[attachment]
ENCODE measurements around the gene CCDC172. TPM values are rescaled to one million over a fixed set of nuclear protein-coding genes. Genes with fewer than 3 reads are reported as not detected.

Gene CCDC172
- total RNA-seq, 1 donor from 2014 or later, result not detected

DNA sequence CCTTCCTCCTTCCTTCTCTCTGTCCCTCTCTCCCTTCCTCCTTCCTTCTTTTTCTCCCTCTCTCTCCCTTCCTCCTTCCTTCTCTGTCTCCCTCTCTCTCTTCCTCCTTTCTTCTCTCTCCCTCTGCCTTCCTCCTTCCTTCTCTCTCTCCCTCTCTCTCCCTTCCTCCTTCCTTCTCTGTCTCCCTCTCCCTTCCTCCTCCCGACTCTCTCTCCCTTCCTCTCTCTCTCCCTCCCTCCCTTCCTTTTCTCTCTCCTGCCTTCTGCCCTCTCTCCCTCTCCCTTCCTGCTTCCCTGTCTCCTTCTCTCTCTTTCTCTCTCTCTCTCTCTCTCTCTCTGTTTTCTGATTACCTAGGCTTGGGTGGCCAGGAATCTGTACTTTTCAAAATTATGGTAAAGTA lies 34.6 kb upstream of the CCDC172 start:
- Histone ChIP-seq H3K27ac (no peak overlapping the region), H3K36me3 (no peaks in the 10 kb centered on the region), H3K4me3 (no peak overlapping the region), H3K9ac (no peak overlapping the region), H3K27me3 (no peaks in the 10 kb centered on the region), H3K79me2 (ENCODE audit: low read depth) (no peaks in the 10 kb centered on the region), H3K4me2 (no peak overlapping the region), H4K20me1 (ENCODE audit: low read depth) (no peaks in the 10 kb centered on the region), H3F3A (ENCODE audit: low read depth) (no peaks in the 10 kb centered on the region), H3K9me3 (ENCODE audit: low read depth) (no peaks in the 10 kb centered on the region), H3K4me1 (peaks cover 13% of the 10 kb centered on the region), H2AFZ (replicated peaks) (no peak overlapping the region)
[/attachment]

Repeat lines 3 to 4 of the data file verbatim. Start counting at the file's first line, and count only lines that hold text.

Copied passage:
- total RNA-seq, 1 donor from 2014 or later, result not detected

DNA sequence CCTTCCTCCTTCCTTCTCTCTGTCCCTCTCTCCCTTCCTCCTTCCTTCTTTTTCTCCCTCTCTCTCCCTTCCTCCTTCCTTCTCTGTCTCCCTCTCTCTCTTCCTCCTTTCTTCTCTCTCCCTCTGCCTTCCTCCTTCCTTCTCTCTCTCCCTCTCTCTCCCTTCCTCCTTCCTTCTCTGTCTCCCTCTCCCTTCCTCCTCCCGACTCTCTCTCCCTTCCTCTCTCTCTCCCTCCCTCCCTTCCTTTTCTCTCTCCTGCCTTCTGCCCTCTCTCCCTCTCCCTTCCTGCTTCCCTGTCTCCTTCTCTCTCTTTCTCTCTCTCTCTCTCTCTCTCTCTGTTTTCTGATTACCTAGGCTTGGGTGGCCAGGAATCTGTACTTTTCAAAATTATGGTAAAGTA lies 34.6 kb upstream of the CCDC172 start: